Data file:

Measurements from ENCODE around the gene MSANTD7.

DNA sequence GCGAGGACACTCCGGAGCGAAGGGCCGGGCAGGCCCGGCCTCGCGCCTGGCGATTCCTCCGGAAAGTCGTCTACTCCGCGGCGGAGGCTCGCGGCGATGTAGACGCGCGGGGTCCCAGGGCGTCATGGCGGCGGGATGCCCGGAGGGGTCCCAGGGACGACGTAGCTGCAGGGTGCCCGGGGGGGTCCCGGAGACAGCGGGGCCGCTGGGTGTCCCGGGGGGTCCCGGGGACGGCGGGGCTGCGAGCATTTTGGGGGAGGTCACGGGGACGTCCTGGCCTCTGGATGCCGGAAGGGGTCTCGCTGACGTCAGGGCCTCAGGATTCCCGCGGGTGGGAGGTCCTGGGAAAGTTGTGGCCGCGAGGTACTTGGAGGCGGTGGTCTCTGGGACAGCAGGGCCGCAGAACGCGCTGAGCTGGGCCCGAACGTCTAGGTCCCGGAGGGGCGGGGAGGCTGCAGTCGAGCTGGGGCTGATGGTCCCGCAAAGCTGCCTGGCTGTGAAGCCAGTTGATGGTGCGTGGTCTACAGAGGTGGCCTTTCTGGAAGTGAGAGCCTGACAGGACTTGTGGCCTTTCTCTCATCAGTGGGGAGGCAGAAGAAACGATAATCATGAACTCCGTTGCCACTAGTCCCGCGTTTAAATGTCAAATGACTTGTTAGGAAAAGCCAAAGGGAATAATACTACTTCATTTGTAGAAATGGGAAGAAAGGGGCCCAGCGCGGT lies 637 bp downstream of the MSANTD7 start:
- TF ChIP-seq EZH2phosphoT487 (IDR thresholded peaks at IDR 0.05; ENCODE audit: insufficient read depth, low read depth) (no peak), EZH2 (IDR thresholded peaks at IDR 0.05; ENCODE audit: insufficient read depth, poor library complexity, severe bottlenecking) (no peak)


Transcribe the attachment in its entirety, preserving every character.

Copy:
Measurements from ENCODE around the gene MSANTD7.

DNA sequence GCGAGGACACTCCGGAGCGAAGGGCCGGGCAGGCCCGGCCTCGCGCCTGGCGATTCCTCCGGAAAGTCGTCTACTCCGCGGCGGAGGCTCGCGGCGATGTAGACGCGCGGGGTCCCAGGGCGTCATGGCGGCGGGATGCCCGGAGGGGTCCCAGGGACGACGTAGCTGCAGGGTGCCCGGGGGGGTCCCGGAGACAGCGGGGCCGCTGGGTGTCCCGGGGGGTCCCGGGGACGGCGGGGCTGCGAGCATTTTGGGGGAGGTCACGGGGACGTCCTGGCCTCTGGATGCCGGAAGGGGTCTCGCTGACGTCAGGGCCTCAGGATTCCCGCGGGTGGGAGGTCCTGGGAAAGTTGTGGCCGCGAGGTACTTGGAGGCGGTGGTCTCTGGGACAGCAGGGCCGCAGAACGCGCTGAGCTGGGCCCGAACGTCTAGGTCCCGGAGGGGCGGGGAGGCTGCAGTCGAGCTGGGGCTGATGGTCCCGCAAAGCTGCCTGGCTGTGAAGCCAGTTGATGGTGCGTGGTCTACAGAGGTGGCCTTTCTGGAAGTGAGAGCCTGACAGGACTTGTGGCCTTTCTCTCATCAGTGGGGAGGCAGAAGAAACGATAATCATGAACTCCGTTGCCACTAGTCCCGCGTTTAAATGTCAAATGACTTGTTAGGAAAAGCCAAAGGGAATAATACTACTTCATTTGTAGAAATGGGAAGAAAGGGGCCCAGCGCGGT lies 637 bp downstream of the MSANTD7 start:
- TF ChIP-seq EZH2phosphoT487 (IDR thresholded peaks at IDR 0.05; ENCODE audit: insufficient read depth, low read depth) (no peak), EZH2 (IDR thresholded peaks at IDR 0.05; ENCODE audit: insufficient read depth, poor library complexity, severe bottlenecking) (no peak)